Catch Them Doing it Right

Reinforcing the Right Thing

If you have ever read a book on parenting, you may remember this advice, “Catch them doing it right.”  It was a great reminder that we shouldn’t spend all of our time correcting our children when they make mistakes or misbehave.  We also need to focus on reinforcing the behavior that we want.

Motivational Tool

This is also great advice for leaders.  When I meet with a new coachee’s boss to discuss their 360 feedback and development plan, we talk about how to help the coachee change behavior.  Holding them accountable is the first key to success.  The second is letting them know when they demonstrate the desired behavior.  Unsolicited positive feedback can be a great motivator when the coachee isn’t  sure whether she is making any progress.

Gratitude

At this time of year when we take a moment to remember our blessings, I am grateful for the opportunity to know and learn from so many wonderful people.  I hope your Thanksgiving holiday is filled with all the things you enjoy.

It’s Like Riding a Bike

Holding Onto the Seat

Do you remember learning to ride a bike?  Your mom or dad probably held onto the back of the seat and ran alongside you a few times.  Then they encouraged you to try it on your own.  You wobbled a little before falling and skinning your knee.  Depending on their approach, you either kept trying or you gave up until someone pushed you back outside and made you do it again.

But Not Too Long

In my coaching practice, I see a lot of leaders who are discouraging their teams by holding onto the bicycle seat too long and micromanaging.  Understandably, they don’t want anyone to fail but they don’t realize the importance of encouraging people to learn from falling down.  In these situations, I work with my clients to become effective leaders who equip people with the tools and support they need and then let them do their jobs.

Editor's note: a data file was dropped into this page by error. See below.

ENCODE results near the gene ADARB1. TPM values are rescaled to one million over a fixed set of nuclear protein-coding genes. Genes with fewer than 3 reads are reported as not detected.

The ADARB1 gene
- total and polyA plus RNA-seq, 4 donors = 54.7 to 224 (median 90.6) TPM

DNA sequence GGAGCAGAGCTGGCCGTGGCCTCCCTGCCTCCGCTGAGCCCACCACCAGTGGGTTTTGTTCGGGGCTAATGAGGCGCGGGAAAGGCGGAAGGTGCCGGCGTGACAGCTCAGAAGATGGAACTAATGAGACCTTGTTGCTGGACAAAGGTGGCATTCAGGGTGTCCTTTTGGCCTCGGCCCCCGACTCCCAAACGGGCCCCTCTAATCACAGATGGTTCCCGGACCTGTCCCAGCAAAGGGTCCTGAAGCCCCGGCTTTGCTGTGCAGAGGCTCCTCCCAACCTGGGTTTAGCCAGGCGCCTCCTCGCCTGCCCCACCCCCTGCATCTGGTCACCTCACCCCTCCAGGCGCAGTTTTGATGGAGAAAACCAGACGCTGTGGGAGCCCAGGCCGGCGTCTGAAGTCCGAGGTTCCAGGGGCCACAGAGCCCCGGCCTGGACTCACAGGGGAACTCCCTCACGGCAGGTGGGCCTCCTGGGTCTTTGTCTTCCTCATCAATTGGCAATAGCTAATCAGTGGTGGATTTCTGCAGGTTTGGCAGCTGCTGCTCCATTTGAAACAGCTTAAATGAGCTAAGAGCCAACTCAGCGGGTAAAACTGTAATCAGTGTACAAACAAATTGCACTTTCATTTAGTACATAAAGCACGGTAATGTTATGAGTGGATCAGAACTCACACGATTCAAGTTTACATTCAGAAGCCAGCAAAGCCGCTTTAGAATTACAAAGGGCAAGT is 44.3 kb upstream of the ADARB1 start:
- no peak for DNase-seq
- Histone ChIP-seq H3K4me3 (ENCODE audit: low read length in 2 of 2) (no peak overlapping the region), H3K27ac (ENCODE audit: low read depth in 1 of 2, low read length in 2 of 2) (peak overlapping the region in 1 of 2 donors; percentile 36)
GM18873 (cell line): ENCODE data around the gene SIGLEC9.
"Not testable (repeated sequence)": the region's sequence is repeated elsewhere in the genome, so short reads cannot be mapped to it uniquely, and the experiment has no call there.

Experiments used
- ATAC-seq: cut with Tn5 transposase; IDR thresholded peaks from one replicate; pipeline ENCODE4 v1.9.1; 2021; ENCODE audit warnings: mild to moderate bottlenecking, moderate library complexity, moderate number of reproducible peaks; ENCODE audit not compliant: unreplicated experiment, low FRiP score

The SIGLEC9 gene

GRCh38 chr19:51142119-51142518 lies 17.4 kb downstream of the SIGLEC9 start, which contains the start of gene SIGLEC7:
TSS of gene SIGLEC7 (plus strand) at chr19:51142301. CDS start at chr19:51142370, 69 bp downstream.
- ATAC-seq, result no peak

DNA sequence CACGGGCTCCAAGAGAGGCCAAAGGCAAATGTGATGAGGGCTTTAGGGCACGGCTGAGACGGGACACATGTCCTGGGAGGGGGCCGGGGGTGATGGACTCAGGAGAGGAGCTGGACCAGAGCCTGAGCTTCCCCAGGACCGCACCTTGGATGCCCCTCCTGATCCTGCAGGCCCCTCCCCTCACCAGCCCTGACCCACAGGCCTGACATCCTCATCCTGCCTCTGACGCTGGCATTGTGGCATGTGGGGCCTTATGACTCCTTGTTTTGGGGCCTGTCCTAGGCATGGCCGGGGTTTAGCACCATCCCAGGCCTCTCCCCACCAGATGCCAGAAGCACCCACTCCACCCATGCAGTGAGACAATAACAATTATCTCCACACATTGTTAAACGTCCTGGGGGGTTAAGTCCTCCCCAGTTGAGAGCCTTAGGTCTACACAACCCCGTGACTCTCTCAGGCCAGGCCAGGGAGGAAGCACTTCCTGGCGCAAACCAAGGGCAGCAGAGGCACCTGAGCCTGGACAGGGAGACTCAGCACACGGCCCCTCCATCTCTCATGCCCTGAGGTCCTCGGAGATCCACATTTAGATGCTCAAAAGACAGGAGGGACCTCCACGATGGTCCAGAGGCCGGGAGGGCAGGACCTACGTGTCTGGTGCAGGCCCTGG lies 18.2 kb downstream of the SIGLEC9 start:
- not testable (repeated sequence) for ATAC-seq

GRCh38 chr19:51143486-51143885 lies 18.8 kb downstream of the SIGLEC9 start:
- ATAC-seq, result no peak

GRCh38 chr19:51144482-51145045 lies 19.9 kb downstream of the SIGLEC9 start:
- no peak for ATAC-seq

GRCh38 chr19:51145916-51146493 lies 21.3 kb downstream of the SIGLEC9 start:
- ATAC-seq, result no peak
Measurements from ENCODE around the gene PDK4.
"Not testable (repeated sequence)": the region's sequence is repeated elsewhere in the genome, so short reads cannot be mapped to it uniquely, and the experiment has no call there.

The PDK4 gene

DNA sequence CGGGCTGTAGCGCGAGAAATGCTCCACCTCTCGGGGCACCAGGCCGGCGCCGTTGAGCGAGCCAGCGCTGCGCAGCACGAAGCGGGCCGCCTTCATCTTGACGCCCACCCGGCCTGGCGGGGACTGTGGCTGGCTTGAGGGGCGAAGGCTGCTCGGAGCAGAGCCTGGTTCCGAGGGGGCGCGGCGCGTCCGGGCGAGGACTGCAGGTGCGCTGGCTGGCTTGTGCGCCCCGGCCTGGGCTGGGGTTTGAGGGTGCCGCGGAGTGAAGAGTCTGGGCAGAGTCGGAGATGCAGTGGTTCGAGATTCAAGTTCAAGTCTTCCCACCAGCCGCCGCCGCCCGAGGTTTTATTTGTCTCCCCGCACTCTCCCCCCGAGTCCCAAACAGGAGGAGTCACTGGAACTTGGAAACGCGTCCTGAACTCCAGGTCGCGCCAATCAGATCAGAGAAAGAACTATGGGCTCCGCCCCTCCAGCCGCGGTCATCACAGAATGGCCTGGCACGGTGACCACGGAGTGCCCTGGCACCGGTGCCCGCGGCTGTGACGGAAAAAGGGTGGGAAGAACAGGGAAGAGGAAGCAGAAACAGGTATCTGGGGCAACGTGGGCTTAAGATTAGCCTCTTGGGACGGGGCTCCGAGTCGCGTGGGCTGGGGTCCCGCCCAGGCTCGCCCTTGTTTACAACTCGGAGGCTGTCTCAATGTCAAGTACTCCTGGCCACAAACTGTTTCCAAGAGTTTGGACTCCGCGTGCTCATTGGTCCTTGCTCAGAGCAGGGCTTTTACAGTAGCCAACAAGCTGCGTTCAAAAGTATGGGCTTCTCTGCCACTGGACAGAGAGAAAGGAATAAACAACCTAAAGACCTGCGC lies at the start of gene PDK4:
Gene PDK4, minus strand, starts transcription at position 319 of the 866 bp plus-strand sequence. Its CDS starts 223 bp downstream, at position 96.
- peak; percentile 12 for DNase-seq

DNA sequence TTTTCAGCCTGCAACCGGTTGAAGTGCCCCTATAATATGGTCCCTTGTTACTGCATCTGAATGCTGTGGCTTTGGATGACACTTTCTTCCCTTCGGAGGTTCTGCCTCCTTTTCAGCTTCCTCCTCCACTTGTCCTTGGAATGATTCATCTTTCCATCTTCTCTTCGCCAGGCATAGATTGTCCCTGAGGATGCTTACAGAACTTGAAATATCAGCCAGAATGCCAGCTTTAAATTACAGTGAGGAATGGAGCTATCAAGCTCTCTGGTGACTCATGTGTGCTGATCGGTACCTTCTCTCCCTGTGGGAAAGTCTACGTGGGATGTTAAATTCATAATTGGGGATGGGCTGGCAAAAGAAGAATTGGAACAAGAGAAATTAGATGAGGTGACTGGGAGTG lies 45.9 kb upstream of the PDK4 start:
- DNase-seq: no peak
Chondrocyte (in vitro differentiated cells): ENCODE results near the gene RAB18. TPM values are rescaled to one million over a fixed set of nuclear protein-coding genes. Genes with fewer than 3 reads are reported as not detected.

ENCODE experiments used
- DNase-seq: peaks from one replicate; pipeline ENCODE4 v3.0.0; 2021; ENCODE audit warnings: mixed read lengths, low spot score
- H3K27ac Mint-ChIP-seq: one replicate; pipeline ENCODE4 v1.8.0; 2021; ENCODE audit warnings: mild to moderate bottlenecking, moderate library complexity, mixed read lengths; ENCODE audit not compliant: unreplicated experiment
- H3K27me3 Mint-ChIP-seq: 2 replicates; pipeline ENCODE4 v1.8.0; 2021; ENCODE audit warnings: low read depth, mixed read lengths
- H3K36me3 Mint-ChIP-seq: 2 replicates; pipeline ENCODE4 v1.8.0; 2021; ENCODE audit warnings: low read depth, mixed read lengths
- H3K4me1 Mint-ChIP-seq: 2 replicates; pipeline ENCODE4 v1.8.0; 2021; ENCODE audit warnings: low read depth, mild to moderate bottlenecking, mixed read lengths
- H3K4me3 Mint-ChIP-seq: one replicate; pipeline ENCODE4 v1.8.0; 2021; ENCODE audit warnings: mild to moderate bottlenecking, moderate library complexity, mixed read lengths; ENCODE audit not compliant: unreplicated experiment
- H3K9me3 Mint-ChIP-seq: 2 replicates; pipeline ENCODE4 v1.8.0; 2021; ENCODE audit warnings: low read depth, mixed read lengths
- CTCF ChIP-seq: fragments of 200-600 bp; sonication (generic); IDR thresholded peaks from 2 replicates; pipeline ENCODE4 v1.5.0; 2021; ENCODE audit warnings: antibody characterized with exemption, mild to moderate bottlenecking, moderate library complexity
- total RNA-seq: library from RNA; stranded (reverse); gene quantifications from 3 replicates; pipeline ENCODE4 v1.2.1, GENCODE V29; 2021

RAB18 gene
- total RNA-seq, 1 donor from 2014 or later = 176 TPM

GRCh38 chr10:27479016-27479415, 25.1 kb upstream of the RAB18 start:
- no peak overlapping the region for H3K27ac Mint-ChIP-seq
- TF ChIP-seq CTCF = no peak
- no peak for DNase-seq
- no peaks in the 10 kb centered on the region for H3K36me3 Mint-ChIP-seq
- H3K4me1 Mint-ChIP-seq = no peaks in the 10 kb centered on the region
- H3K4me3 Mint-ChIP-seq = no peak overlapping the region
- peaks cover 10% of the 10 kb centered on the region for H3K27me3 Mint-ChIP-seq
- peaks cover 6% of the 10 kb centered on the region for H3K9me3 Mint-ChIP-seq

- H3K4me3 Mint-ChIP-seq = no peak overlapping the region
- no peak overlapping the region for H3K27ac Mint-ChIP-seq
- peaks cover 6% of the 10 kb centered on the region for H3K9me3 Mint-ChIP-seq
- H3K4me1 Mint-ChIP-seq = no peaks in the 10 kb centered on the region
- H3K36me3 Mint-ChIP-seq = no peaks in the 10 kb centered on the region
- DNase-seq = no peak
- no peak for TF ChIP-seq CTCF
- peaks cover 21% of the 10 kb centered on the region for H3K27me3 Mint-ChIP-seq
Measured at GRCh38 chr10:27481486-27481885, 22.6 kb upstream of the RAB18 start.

Micromanagement or Motivation?

In the book What Leaders Really Do, John Kotter points out that, “Motivation and inspiration energize people, not by pushing them in the right direction as control mechanisms do but by satisfying basic human needs for achievement, a sense of belonging, recognition, self-esteem, a feeling of control over one’s life, and the ability to live up to one’s ideals.”

I invite you to envision what you and your team could achieve if you trade micromanagement for motivation.

How Can You Help Others Handle Loss?

What is My Role?

Recently, I have been very aware of the impact of loss on family members, clients and friends who have lost loved ones or learned of a terminal illness.  While I knew this was an inevitable part of life, I struggled to understand my role in these situations.  In some cases, it was to provide comfort in a very personal way.  In others, it was to offer a prayer that comfort would be provided by someone else.

 

Five Stages of Grief

Have you wondered how to help a friend or colleague who has suffered a loss and is dealing with profound sadness, confusion and fear of what lies ahead? You may be familiar with the five stages of grief as defined by Elisabeth Kübler-Ross and David Kessler:

  • Denial
  • Anger
  • Bargaining
  • Depression
  • Acceptance

They point out that not everyone goes through all five stages and may not experience them in this order, but it can be useful to have some idea of what to expect.  The website grief.com has good suggestions for what to say and do.

 

It’s Not About Me

One thing I have learned is that focusing on the other person rather than myself helps us both.  I invite you to keep that in mind when someone you know is grieving.